Green vegetables have demonstrated the most dramatic protection against cancer. Cruciferous vegetables (broccoli, brussels sprouts, cauliflower, kale, bok choy, collards, arugala, watercress, and cabbage) contain a symphony of phytonutrients with potent anti-cancer effects…Kind of lays it on the line—don’t you think?
…Studies have repeatedly shown the correlation between consumption of raw vegetables and fresh fruits and a lower incidence of various cancers, including those of the breast, colon, rectum, lung, stomach, prostate, and pancreas.3 This means that your risk of cancer decreases with an increased intake of fruits and vegetables, and the earlier in life you start eating large amounts of these foods, the more protection you get…
…A recent study of 61,000 women found that those who consumed more than 2 glasses of milk per day had twice the risk of serous ovarian cancer than women who consumed fewer than two glasses. The risk of those who drank two glasses a day was double that of women who rarely drank milk.4 Lactose in milk seemed to be the primary culprit. Again this larger study confirms earlier studies with the same findings.
1. Campbell, T.C., B. Parpia, and J. Chen. 1990. A plant-enriched diet and long-term health, particularly in reference to China. Hort. Science 25 (12): 1512-14.
2. Descovich, G.C., C. Ceredi, A. Gaddi, et al. 1980. Multicenter study of soybean protein diet for outpatient hyper-cholesterolaemic patients. Lancet 2 (8197): 709-12; Carroll, K. K. 1982. Hypercholesterolemia and atherosclerosis: effects of dietary protein. Fed. Proc. 41 (11): 2792-96; Sirtori, C. R., G. Noseda, and G.C. Desovich. 1983, Studies on the use of soybean protein diets for management of human hyperlipoproteins, in Gibney, M.J., and D. Kritchevsky, eds. Animal and vegetable proteins in lipid metabolism and atherosclerosis. New York: Liss, 135-48; Sirtori, C.R., C. Zucchidentone, M. Sirtori, et al. 1985. Cholesterol-lowering and HDL raising properties of lecithinated soy proteins in type II hyperlipidemic patients. Ann. Nutr. Metab. 29 (6): 348-57; Gaddi, A., A Ciarrocchi, A. Matteucci, et al. 1991. Dietary treatment for familial hypercholesterolemia—differential effects of dietary soy protein according to the apoprotein E Phenotypes. Am. J. Clin. Nutr. 53: 1191-96; Carroll, K.K. 1983. Dietary proteins and amino acids—their effects on cholesterol metabolism, in Gibney, M.J., and D. Kritchevshy, eds. Animal and vegetable proteins in lipid metabolism and atherosclerosis. New York: Liss, 9-17; Jenkins, D.J., C. W. Kendall, C.C. Mehling, et al. 1999. Combined effect of vegetable protein (soy) and soluble fiber added to a standard cholesterol-lowering diet. Metabolism 48 (6): 809-16; Anderson, J. W., B.M. Johnstone, and M.E. Cook-Newell. 1995. Meta-analysis of the effects of soy protein intake on serum lipids. N. Eng. J. Med. 333 (5): 276-82; Satoh, A., M. Hitomi, and K. Igarashi. 1995. Effects of spinach leaf protein concentrate on the serum cholesterol and amino acids concentrations in rats fed a cholesterol-free diet. J. Nutr. Sci. Vitaminol. (Tokyo) 41 (5):563-73.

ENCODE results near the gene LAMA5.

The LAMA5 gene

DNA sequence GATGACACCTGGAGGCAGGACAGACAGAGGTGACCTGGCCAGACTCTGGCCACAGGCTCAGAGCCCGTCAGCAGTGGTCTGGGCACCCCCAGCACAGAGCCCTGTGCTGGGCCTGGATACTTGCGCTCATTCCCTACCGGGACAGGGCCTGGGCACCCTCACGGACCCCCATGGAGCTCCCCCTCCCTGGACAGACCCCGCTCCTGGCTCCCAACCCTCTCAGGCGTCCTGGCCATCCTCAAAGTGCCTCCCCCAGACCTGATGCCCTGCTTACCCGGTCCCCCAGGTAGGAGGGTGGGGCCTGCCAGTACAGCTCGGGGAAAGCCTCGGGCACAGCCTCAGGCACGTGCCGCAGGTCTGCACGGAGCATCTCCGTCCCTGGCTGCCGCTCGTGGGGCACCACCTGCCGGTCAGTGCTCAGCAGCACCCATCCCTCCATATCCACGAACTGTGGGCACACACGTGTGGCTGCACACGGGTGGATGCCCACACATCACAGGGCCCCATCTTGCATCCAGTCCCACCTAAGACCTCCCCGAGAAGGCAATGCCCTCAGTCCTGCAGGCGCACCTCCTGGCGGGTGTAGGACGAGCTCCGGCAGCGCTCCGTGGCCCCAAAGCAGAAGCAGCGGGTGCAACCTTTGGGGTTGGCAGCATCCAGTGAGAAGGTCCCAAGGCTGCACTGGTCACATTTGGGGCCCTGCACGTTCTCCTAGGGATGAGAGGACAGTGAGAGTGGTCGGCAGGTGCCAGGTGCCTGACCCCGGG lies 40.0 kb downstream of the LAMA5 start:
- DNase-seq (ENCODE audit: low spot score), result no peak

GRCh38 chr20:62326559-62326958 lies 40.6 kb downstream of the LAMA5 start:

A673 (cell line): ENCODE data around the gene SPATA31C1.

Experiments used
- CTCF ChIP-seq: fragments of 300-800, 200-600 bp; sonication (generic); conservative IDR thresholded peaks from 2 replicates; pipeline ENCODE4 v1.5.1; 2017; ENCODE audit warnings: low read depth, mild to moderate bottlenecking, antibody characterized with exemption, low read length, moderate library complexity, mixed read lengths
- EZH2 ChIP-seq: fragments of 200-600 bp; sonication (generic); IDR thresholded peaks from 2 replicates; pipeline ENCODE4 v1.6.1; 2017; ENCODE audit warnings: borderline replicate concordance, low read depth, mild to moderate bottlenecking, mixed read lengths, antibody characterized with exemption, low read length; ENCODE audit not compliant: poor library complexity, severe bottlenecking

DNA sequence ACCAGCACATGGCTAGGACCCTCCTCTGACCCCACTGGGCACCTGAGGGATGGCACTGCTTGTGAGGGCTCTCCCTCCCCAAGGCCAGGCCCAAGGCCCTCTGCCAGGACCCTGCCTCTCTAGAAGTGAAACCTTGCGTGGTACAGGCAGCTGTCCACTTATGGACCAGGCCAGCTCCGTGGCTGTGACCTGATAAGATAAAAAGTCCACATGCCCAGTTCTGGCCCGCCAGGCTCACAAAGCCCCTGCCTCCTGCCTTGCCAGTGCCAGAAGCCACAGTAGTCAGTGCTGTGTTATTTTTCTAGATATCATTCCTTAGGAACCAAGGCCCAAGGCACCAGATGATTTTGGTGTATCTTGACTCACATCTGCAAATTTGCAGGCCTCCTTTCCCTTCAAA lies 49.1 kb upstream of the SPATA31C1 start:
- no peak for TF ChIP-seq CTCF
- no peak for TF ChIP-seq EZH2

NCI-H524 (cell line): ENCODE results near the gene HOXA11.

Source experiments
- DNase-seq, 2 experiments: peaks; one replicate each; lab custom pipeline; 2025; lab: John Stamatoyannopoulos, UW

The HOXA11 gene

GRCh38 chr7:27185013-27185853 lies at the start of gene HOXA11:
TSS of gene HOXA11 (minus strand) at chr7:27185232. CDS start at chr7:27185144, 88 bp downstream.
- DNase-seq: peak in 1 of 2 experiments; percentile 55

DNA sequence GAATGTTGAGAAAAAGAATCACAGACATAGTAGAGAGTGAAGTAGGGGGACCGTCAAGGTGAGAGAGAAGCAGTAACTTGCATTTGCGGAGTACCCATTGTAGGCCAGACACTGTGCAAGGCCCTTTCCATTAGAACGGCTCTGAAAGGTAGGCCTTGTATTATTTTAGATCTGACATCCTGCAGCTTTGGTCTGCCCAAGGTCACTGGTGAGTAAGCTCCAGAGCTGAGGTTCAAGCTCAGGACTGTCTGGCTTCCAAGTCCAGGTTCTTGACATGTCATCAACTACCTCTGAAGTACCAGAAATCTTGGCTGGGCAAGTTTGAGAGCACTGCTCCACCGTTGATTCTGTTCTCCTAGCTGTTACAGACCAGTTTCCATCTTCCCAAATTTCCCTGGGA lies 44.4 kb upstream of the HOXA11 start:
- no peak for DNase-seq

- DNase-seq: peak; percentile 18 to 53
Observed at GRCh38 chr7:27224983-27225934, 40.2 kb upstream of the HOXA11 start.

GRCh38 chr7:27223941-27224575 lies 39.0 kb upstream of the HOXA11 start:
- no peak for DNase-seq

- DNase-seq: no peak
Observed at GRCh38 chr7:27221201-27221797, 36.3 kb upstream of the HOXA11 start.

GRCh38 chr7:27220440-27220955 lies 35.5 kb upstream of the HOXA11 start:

3. Franceschi, S., M. Parpinel, C. La Vecchia, et al. 1998. Role of different types of vegetables and fruit in the prevention of cancer of the colon, rectum and breast. Epidmiology 9 (3): 338-41; Van Den Brandy, P.A. 1999. Nutrition and cancer: causative, protective, and therapeutic aspects. Ned. Tijdschr. Genneskd. 143 (27): 1414-20; Fraser, G.E. 1999. Association between diet and cancer, ischemic heart disease, and all-cause mortality in non-Hispanic white California Seventh-Day Adventists. Am. J. Clin. Nutr. (3S): 532-38S.
4. Larsson SC, Bergkvist L, Wolk A. Milk and lactose intakes and ovarian cancer risk in the Swedish Mammography Cohort. Am J ClinNutr 2004;80(5):1353-1357.